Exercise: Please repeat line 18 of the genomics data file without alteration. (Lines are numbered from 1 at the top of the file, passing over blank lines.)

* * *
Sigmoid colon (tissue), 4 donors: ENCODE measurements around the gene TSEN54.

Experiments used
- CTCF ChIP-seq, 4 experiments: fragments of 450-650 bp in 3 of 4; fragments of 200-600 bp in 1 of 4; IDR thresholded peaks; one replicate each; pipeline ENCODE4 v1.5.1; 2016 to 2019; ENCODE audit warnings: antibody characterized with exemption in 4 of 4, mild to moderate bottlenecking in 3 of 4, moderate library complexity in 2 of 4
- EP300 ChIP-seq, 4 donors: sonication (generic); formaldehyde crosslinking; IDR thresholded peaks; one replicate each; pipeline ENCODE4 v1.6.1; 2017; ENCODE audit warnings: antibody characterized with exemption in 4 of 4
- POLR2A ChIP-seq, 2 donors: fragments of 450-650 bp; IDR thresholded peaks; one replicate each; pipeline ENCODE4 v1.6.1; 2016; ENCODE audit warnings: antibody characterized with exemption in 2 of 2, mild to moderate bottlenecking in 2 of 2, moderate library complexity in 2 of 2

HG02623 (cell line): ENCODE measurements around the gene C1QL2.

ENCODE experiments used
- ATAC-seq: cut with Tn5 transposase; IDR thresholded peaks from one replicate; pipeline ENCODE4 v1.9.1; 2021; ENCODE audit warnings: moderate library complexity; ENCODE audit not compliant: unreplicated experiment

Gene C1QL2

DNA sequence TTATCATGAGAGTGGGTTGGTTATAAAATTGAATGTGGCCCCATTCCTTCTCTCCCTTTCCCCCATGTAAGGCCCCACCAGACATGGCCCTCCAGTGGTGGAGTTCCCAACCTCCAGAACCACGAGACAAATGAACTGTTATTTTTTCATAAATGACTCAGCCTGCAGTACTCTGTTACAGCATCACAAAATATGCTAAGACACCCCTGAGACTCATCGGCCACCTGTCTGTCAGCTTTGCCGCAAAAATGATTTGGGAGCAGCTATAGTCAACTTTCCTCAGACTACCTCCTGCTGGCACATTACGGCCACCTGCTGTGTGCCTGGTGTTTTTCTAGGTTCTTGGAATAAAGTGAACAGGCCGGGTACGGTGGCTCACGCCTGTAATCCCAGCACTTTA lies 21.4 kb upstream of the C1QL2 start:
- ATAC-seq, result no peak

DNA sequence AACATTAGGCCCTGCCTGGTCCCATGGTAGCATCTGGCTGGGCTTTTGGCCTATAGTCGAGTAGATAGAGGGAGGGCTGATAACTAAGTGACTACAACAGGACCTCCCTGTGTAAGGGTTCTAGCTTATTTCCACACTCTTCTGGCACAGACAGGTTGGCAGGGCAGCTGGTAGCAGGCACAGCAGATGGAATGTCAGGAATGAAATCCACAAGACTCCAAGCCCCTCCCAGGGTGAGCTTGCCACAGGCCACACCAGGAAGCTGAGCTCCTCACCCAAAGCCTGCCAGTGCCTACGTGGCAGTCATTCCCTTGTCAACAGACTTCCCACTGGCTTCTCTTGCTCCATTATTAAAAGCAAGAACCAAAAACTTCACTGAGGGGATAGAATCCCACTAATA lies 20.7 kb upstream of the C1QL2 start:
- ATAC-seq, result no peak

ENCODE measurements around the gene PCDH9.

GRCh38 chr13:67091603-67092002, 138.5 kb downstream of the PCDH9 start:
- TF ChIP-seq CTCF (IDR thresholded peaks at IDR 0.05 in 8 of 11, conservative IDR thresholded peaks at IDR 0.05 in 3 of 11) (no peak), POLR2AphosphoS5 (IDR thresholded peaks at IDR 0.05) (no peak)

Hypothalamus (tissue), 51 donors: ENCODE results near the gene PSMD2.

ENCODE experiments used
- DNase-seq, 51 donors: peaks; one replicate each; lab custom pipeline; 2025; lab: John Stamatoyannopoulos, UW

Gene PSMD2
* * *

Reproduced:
ENCODE experiments used